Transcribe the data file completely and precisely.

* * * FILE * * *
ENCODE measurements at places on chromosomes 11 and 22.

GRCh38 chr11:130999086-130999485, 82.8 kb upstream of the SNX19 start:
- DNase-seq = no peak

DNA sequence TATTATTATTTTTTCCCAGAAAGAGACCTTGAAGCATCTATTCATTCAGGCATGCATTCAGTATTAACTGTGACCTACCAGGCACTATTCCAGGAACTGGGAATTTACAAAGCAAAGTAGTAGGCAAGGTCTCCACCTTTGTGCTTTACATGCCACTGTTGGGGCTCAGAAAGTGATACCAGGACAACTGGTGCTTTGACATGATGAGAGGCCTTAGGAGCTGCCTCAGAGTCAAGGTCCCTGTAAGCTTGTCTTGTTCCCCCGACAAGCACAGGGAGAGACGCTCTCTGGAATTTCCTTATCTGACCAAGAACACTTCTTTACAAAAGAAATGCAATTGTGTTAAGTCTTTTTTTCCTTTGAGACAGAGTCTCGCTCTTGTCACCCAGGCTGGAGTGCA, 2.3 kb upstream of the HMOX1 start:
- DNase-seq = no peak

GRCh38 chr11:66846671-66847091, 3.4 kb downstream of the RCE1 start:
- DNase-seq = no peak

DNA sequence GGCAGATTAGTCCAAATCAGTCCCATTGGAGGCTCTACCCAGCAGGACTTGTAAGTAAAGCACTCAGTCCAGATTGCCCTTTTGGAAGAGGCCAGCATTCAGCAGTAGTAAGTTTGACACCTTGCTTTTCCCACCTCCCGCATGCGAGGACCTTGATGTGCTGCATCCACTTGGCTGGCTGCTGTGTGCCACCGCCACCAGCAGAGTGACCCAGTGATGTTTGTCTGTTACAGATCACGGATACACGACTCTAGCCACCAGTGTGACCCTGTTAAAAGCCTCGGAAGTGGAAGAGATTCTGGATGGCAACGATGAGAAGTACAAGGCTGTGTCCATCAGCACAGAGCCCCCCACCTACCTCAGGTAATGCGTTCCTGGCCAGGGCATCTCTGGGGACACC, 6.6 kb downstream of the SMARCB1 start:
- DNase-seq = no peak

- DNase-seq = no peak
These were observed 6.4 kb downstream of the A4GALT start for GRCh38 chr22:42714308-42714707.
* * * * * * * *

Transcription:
ENCODE measurements at places on chromosomes 11 and 22.

GRCh38 chr11:130999086-130999485, 82.8 kb upstream of the SNX19 start:
- DNase-seq = no peak

DNA sequence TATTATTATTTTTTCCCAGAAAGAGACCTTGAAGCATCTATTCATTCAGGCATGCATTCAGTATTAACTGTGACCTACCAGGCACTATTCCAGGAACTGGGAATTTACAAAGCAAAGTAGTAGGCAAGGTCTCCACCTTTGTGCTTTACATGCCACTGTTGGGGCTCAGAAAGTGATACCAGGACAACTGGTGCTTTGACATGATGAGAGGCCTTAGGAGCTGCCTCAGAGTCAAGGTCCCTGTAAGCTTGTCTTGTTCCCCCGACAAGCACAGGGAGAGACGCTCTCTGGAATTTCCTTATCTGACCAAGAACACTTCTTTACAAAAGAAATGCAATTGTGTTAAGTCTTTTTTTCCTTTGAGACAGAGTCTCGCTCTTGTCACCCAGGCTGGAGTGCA, 2.3 kb upstream of the HMOX1 start:
- DNase-seq = no peak

GRCh38 chr11:66846671-66847091, 3.4 kb downstream of the RCE1 start:
- DNase-seq = no peak

DNA sequence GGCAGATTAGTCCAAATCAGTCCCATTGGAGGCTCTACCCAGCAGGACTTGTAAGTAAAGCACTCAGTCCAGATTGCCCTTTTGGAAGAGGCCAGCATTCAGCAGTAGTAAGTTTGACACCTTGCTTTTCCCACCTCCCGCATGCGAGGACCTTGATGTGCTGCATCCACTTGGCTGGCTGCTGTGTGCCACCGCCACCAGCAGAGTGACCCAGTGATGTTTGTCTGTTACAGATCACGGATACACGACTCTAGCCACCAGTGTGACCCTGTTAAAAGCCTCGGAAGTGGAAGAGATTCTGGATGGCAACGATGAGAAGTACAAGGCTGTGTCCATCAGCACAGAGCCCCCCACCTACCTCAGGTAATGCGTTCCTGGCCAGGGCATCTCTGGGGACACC, 6.6 kb downstream of the SMARCB1 start:
- DNase-seq = no peak

- DNase-seq = no peak
These were observed 6.4 kb downstream of the A4GALT start for GRCh38 chr22:42714308-42714707.